One of the lessons that we should derive from the episode of the Spies is that one should not allow one's own understanding to obtrude, nor should one make any change, even regarding the sequence of events, in the words of our mentor,[22] my revered father-in-law, the Rebbe [Rayatz]. This applies even when it appears that such a change will enable one to succeed more in his mission, because through even a minor deviation from the Rebbe's words22 one can err even to an extent that resembles the error of the Spies. Indeed, with us the risk is even greater. Concerning the Spies, the Torah testifies that[23] "they were all [upright] men, heads of the Children of Israel." Now if such men, by deviating from Moshe's words, were able to err to the point of saying, "We will not be able to go up...," then how much more does this risk apply to men of our stature.[24]

This recalls an interpretation given by the Rebbe [Rayatz][25] of a teaching of the Sages:[26] "This is how the Evil Inclination plies his craft. Today he tells a man, 'Do this,' and tomorrow he tells him, 'Do that' -- until one day he tells him, 'Serve [idols]!'"

The Rebbe [Rayatz] used to explain this as follows: The Evil Inclination, who is commonly nicknamed "that smart little fellow,"[27] does not begin by telling a person to sin, because with an opening line like that he would never be listened to. Instead, he begins by saying, "Do this," and when the person goes ahead and performs the mitzvah he tells him, "Very nice: I, too, agree that you should do this." Eventually, when that person begins to take notice of his opinion and advice -- for though the beginning concerned mitzvos, this opinion and advice then become involved -- the stage has been set for the final prompting: "One day he tells him, 'Serve [idols]!'"

For this reason, the main condition for fulfilling one's mission is a vigilant adherence to the Rebbe's directives -- without introducing alterations, without involving one's own thinking, but with a spirit of kabbalas ol.

5. Address Correction Requested.

What provides the strength for this, especially now, after the histalkus,[28] is the concept of hishtatchus, "prostrating [oneself] at the resting place of the Patriarchs,"[29] as will presently be explained.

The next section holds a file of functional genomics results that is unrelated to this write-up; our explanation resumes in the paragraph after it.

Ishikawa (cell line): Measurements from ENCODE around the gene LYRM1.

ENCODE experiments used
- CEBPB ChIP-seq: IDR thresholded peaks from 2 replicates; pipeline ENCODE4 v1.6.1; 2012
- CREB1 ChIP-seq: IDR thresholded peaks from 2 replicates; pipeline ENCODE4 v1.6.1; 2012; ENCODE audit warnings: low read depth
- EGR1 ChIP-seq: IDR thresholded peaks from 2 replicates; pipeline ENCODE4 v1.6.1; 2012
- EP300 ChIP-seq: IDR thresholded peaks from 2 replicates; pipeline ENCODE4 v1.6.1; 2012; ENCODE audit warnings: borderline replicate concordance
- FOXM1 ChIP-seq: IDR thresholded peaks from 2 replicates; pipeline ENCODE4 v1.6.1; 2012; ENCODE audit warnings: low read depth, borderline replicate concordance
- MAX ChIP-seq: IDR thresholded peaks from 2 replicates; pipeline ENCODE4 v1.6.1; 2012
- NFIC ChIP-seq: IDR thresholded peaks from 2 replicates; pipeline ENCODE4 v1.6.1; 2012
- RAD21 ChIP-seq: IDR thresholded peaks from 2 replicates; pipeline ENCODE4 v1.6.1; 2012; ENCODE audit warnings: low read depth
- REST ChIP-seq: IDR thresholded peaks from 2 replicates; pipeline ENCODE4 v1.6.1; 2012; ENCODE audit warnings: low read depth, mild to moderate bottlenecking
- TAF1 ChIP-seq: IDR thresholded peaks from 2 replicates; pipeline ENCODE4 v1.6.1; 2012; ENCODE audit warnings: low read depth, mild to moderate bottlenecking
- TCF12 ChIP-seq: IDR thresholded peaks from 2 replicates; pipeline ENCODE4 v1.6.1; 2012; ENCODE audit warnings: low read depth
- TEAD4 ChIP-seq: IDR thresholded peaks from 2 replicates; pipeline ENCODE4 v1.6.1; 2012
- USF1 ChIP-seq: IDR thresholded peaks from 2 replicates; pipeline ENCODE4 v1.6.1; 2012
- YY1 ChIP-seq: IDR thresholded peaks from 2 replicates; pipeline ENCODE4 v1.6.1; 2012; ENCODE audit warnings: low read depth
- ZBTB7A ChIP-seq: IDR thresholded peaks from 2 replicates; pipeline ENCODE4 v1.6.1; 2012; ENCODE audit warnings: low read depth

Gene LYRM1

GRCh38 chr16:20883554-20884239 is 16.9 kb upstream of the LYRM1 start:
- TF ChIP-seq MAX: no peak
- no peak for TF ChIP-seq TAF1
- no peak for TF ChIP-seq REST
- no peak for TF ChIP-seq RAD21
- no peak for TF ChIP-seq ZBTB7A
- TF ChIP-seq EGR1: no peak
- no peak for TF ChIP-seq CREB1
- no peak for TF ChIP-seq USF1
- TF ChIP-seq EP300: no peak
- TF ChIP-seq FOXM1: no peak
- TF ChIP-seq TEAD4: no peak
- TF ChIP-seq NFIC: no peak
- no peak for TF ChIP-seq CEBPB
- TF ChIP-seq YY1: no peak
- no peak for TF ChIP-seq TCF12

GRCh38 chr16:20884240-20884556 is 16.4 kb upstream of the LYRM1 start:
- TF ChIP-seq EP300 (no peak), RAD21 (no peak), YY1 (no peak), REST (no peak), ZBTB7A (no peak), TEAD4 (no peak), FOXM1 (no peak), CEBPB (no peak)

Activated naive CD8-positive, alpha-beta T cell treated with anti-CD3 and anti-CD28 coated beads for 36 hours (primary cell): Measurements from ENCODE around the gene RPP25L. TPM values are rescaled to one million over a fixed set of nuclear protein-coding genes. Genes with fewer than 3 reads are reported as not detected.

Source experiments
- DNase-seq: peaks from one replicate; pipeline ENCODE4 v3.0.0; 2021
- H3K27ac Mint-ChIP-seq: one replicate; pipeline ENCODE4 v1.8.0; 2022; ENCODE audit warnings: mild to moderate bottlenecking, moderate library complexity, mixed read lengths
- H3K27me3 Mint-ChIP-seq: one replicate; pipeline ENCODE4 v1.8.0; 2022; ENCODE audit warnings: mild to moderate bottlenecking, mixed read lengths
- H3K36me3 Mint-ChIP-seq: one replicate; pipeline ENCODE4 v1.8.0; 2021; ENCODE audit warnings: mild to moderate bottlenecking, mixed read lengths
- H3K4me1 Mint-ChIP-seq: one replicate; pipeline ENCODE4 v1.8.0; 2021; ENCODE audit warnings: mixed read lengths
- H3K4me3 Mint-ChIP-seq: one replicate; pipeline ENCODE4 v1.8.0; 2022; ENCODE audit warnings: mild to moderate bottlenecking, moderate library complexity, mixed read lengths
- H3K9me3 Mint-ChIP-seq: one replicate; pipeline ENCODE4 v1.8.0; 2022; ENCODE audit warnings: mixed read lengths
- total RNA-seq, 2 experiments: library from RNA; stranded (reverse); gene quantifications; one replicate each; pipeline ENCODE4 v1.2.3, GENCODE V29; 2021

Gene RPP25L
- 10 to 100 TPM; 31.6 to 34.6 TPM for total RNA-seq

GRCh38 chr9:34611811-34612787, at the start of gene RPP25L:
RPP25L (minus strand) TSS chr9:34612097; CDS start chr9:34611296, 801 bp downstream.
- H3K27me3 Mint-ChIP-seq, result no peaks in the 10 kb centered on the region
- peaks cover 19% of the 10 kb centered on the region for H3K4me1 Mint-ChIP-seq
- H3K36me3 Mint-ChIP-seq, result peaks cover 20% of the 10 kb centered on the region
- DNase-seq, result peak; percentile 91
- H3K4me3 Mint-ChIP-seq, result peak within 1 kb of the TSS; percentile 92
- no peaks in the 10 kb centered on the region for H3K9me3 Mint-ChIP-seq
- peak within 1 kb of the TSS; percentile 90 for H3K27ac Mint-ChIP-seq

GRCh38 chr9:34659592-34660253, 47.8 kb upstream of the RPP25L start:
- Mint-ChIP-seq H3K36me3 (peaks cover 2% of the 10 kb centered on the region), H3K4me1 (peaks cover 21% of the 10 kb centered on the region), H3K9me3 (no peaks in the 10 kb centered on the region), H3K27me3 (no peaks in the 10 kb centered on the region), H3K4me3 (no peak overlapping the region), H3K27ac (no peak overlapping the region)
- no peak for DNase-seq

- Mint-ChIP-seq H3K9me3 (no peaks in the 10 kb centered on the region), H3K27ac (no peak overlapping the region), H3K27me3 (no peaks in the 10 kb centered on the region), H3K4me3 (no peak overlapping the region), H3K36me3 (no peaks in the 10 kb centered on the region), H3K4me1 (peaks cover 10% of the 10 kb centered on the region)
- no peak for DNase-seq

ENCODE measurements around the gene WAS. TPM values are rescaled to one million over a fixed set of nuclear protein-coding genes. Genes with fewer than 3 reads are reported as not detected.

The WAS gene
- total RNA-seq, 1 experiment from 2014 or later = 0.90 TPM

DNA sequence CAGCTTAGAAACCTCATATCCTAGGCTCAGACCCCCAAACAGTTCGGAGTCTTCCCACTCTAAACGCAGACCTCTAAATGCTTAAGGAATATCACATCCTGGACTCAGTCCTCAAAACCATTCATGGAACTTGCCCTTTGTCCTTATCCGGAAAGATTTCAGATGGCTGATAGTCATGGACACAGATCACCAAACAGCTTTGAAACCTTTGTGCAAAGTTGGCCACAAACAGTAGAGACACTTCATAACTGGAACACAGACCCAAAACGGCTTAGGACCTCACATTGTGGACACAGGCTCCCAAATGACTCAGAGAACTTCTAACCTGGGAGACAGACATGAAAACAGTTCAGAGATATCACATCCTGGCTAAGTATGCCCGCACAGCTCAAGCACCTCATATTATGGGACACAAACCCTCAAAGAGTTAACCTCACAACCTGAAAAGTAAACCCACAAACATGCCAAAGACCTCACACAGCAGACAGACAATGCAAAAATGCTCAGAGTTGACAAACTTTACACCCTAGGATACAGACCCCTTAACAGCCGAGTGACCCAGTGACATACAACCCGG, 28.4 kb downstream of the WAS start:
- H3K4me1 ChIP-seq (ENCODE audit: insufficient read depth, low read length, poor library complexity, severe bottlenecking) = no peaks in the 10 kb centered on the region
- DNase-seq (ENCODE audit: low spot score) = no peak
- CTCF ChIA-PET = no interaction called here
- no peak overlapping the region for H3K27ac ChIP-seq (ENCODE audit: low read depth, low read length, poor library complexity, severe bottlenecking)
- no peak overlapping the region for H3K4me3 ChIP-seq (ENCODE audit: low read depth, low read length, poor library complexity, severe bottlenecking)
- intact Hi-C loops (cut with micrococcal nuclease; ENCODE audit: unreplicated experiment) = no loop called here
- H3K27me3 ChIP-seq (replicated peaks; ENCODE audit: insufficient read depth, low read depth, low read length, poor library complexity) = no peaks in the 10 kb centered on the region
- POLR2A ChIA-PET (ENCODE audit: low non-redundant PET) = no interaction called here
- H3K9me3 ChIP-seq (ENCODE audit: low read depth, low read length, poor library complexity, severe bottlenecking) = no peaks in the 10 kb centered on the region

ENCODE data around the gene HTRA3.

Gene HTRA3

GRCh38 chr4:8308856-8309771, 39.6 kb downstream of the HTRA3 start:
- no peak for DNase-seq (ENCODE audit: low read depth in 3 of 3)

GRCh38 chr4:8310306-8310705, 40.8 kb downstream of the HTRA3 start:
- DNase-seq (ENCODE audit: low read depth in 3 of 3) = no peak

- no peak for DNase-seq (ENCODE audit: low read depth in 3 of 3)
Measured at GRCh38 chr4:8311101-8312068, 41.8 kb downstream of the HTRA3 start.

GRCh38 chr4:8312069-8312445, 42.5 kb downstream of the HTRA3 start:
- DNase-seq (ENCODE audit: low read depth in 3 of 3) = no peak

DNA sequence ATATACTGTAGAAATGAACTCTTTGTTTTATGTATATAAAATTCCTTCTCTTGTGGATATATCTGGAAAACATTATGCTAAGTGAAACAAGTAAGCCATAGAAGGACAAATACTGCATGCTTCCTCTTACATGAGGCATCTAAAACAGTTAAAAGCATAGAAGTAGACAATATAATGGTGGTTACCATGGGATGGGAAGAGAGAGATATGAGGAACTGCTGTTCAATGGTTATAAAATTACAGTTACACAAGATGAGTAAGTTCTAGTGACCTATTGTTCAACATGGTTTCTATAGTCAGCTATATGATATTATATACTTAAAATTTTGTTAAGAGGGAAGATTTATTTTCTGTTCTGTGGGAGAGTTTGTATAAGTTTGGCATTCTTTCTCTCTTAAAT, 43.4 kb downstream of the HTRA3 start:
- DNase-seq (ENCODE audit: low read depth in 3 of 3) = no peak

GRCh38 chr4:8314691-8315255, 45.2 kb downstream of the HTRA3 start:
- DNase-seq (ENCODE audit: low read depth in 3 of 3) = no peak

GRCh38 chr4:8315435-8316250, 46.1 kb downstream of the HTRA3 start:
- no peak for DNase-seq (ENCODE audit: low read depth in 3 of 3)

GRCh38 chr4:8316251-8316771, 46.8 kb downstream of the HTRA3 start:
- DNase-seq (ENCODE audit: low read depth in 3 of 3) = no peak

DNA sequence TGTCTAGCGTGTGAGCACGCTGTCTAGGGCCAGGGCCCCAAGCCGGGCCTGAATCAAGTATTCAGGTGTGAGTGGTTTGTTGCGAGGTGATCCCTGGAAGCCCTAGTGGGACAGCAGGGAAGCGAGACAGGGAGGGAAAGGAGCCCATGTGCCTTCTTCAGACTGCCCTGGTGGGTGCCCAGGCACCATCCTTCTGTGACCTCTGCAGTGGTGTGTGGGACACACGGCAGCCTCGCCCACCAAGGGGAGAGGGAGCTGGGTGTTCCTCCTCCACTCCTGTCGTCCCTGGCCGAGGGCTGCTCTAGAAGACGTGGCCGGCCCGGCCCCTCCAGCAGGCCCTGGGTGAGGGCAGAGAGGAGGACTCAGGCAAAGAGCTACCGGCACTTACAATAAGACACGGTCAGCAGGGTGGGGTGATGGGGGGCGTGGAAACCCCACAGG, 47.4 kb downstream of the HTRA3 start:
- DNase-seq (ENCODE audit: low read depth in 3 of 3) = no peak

By way of introduction, let us first understand why in relation to my revered father-in-law, the Rebbe [Rayatz], we do not say, "May the memory of the righteous be a blessing"[30], nor do we say "His soul is in [the Garden of] Eden".

On Simchas Torah, 5691 [1930],[31] the Rebbe [Rayatz] stated: "Regarding my father [the Rebbe Rashab] I do not say, Nishmaso Eden, because I am no writer of addresses. Besides, for me my father has not passed away."[32]

Similarly, Nishmaso Eden should not be said with reference to my revered father-in-law, the Rebbe [Rayatz], for two reasons:

  1. Who is the man who is able to give an "address", and to limit his whereabouts to Gan Eden, the Lower Gan Eden or the Higher Gan Eden, or infinitely higher than both?

  2. Why should we send him away from us? He certainly does not want to be separated from us, and he is with us!

For the same reasons that Nishmaso Eden is not said, Zeicher tzaddik liverachah is also not said, for remembering (as in the phrase, "May the memory of the righteous be a blessing") is appropriate only with relation to something which is remote and can therefore be forgotten. In our case, however, there is no question of forgetfulness, G-d forbid, so there is no need for calling to mind, just as there is no such need with relation to a person who is alive.

6. Of Angels and Horses.

Let us now examine this concept in greater detail.

The Gemara asks:[33] "What is meant by [King David's request in] the verse,[34] 'May I abide in Your tent forever' (lit., 'for worlds')? After all, can a man live in two worlds?!"

The Gemara answers its own question as follows: "Whenever a teaching is cited in this world that was handed down from a certain talmid chacham, his lips murmur in the grave." As Tosafos explains,[35] "While his soul is in the heavenly yeshivah,[36] his lips flutter in the grave as if they were speaking; in this way he lives in two worlds at the same time."